In addition to magic, fantastic creatures are an iconic marker of the genre. The dragon is practically synonymous with fantasy, along with such venerable creatures as the unicorn and the manticore. Despite fantasy’s fondness for magical monsters, these beasts rarely feel like they’re part of the setting in which they live. How can something the size of a dragon possibly survive on deer and rabbits? For that matter, how could humans even settle in monster-infested territory? These creatures exist in many settings, but too often they feel like they were dropped without warning into an already formed world.
A setting with a fully integrated fantasy ecosystem is automatically memorable, as shown by the Mulefa from Philip Pullman’s His Dark Materials trilogy. You might remember them as the weird aliens who used circular seed pods as wheels. Even though these creatures have almost nothing to do with the plot and are mostly there to give an extraneous character something to do, they are by far the most interesting part of the third book. They feel completely integrated with their setting, because Pullman did more than just drop them into a Western European forest. He created a world where unusual geology produced a network of flat stones the Mulefa could use as roads, and he heavily implies that the Mulefa selected for trees with the roundest seed pods. He even thought of what the Mulefa’s predators might be: birdlike creatures that hunt the faster Mulefa from ambush.
The Mulefa’s world is a truly alien one, but you don’t have to go that far when creating a fantastic ecosystem. The first thing to consider is how your various creatures would affect their local food web. When dealing with large creatures like dragons, there needs to be something around for them to eat, probably something as big as they are. If your creatures have more exotic features, like gaining sustenance by eating metal, that should feature into the world as well. Rust monsters can’t possibly sustain themselves on adventurer’s armor alone, so they would congregate around rich iron deposits. In fact, your world would probably need a higher iron content than Earth’s to support a large number of such creatures.
Even more important is your fantasy creatures’ effect on humans. That determines how your characters will interact with them, that is, unless your story is about a nature expedition.* Consider what creatures the people of your setting might domesticate or what precautions they might take against hazardous beasties.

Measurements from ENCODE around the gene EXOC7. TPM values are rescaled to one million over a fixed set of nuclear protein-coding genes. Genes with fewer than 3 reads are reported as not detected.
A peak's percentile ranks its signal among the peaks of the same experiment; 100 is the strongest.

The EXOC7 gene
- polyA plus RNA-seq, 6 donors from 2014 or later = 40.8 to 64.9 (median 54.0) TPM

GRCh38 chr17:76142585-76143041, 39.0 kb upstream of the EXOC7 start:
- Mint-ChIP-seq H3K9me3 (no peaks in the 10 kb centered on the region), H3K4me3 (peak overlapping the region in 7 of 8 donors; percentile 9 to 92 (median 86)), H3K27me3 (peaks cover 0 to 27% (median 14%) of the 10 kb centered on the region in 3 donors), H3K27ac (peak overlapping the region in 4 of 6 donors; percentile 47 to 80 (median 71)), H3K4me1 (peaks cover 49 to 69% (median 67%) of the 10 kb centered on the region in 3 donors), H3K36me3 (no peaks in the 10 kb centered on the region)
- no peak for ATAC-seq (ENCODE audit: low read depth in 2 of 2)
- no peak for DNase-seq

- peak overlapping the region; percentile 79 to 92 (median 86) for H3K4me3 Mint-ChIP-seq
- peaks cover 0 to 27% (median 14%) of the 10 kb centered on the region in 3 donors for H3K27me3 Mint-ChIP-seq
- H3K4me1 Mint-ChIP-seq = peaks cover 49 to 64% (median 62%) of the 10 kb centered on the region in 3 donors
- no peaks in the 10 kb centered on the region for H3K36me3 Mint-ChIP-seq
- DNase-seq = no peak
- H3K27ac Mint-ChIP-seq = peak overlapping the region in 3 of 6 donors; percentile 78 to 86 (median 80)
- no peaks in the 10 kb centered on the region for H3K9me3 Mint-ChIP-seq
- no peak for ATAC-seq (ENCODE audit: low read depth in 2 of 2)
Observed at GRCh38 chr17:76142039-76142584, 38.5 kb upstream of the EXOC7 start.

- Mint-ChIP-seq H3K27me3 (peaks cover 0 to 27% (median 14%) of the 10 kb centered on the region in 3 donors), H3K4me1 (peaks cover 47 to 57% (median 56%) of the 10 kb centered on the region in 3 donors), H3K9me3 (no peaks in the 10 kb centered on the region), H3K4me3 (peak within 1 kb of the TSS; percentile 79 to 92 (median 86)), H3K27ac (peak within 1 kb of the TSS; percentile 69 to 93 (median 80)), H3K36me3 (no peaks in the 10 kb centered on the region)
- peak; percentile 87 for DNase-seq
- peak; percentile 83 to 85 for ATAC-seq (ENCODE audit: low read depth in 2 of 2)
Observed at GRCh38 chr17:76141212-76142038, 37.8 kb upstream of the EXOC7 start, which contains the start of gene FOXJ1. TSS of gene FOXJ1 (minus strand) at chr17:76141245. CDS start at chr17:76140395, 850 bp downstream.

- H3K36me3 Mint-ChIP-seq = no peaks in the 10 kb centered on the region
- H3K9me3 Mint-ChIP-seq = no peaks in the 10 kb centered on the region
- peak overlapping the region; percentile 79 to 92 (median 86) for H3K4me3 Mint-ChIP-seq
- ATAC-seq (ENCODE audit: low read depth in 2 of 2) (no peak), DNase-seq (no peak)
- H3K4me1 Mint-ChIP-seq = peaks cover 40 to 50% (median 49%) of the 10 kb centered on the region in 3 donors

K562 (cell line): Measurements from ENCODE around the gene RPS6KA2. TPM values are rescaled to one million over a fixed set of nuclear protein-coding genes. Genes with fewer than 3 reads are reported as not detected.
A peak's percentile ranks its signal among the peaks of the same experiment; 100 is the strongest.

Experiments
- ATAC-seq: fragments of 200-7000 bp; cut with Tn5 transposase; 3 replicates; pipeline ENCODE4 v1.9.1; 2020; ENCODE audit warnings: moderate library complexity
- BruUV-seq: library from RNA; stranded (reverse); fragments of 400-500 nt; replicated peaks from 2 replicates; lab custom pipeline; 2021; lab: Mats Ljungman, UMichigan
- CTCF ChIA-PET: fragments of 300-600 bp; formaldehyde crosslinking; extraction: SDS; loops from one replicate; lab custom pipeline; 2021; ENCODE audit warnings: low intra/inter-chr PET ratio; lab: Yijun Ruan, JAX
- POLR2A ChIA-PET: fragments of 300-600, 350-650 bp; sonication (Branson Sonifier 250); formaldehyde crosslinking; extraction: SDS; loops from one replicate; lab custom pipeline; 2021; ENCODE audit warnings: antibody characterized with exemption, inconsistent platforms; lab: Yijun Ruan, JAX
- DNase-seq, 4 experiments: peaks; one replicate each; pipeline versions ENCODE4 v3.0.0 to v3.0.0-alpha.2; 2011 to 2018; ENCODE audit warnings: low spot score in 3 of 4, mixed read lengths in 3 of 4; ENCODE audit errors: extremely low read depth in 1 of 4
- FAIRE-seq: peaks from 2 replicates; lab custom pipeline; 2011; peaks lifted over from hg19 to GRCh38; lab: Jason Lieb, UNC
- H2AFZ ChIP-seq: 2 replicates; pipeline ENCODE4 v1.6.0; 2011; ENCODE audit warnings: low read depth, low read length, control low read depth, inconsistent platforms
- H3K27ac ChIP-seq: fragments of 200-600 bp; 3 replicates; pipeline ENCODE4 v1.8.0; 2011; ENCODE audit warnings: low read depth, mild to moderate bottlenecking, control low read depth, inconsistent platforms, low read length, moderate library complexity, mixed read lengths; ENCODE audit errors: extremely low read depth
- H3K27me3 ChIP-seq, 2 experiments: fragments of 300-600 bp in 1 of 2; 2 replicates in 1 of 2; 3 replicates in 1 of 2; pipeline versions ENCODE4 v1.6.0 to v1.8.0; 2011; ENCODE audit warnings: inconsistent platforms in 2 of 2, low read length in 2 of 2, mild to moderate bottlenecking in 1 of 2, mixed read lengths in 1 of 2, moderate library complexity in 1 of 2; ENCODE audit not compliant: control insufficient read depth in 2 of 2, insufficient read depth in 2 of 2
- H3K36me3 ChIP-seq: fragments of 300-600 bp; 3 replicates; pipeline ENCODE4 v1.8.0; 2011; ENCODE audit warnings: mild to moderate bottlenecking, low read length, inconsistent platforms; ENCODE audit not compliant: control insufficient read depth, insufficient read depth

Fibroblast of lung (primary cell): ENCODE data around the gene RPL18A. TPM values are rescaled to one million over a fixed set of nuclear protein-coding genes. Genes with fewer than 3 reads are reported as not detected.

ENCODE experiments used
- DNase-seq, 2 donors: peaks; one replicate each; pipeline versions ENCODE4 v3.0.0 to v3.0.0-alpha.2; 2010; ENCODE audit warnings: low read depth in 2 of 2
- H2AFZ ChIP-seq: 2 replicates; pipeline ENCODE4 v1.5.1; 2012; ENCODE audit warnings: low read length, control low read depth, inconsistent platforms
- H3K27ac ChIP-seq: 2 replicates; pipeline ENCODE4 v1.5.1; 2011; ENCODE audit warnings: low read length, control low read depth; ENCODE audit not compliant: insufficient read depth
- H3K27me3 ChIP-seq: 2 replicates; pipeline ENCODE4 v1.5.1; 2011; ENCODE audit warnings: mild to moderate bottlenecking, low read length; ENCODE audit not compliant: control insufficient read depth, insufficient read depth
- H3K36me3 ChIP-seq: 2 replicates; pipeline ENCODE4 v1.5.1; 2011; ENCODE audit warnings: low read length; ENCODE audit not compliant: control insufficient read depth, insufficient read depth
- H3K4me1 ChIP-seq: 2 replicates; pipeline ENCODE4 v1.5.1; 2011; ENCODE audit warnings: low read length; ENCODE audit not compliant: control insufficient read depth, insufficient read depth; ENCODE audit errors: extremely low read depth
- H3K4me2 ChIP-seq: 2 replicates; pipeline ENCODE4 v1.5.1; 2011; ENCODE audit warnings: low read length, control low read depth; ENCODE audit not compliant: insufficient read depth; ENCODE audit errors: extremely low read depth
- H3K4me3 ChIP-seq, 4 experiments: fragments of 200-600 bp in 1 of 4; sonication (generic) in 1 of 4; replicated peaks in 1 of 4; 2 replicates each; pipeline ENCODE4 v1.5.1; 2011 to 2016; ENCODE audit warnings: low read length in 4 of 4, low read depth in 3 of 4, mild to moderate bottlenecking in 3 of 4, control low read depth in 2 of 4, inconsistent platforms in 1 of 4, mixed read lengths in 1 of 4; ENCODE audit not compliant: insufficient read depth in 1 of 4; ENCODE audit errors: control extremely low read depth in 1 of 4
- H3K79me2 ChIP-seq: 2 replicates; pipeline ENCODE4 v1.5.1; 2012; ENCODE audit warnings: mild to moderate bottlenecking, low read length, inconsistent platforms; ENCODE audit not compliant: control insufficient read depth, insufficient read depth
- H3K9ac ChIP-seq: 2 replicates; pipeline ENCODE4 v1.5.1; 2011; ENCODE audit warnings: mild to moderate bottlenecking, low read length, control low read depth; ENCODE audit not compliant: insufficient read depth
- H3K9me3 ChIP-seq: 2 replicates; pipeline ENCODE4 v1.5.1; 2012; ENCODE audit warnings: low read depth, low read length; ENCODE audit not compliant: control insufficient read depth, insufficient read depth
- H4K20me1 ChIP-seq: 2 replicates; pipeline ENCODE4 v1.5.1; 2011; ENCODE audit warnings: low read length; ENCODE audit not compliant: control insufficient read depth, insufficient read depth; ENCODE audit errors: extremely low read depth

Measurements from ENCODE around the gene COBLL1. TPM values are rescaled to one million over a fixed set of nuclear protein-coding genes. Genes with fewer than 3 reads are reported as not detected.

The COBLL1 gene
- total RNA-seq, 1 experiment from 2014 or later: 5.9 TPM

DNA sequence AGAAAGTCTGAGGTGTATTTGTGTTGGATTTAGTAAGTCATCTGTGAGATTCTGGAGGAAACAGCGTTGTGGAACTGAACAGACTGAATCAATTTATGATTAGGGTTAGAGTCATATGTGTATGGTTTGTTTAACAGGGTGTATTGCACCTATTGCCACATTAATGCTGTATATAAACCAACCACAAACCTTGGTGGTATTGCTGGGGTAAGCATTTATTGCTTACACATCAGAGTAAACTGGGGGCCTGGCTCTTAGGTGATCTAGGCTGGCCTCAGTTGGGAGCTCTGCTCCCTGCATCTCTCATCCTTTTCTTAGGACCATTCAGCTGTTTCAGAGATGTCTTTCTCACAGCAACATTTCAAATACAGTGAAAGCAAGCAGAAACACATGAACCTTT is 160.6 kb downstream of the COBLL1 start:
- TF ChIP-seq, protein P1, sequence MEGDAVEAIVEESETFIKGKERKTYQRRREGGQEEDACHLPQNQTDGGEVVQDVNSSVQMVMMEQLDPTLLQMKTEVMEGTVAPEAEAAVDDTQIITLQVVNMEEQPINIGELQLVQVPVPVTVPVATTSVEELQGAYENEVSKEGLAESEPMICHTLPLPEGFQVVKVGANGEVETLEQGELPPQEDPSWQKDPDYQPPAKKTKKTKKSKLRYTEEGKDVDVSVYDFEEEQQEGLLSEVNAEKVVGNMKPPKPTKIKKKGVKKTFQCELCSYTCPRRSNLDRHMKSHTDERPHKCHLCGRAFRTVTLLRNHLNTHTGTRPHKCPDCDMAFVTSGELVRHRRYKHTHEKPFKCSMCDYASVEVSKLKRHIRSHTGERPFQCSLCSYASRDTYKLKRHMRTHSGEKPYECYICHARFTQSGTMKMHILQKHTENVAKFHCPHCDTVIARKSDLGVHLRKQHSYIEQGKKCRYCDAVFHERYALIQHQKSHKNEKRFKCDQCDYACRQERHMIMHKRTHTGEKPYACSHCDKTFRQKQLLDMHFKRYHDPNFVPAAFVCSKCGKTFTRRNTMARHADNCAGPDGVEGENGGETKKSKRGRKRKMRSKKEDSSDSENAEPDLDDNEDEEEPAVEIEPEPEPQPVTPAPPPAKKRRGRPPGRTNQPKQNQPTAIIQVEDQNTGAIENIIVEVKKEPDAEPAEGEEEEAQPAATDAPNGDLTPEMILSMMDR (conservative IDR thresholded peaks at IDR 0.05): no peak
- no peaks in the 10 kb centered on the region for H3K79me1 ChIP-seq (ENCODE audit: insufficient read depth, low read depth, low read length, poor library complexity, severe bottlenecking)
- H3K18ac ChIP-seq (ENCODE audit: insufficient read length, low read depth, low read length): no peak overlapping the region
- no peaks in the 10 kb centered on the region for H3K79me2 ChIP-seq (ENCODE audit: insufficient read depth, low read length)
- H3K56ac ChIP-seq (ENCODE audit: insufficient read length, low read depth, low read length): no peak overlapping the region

When creating your fantastic ecosystem, avoid creating fantasy creatures that are actually mundane creatures in disguise. If the creature runs fast, eats oats, carries humans, and develops a deep bond with its rider, then it’s a horse, even if it has scales. In order to make fantastic creatures feel fantastic, they must be fundamentally different from their mundane counterparts. Perhaps the creature is similar to a horse, but is strictly nocturnal. Domesticating them would mean a lot of inconvenient night work, but that could be a viable trade-off if the creature was especially strong or hardy.
4. Big Problems of Regular People
How many royals do you know? What about secret heirs to a magical destiny or epic-level warlords? Most of us are ordinary people doing ordinary things, and yet most fantasy stories are about the problems of monarchs and chosen ones. That’s understandable; powerful people are easier to build high-stakes stories around, but it still creates a disconnect between our stories and the lives we know. Few of us have anything in common with lords and their lordly deeds.
That’s part of what makes Terry Pratchett’s witch stories so appealing. They focus on the problems of a small mountain kingdom, and some of them focus on the problems of a single village within that kingdom. Most of the witches’ powers come from knowledge and clever thinking, with very little overt magic involved. These character’s aren’t (usually) trying to save the world; they’re trying to protect their neighbors from vampires, find a child lost in the woods, or stop a wave of social ostracization before it turns deadly.
The problems of normal people are inherently sympathetic. We might not have any frame of reference for saving the world from an army of golems, but we have no problem empathizing with a farmer about to lose their crop. Most of us have had our livelihoods threatened at some point, even if we’ve never worked on a farm.
No matter how well-written, a story about a hero defeating eternal evil will always be a little distant from the audience. Often, that’s an acceptable trade for all the benefits of an epic-level protagonist, but there’s no question that relatable problems are more immersive. Audiences are better able to envision themselves as part of a world if that world has familiar situations.
This might sound like a plot tool rather than a worldbuilding tool, but in this case the two are one and the same. To craft an immersive plot, you’ll need to build a world where regular people can have compelling and relatively high-stakes problems. That means utopian elven cities are probably out as your primary setting, because the only way to threaten them is with an evil army of orcs. At the same time, your problems can’t be too mundane, since then they’ll cross the line from relatable into boring. A farmer who loses their crops to bad weather and can only wait to try again next year isn’t a good setup. A farmer who loses their crops to bad weather and has to venture into an old ruin in hope of finding something valuable is great.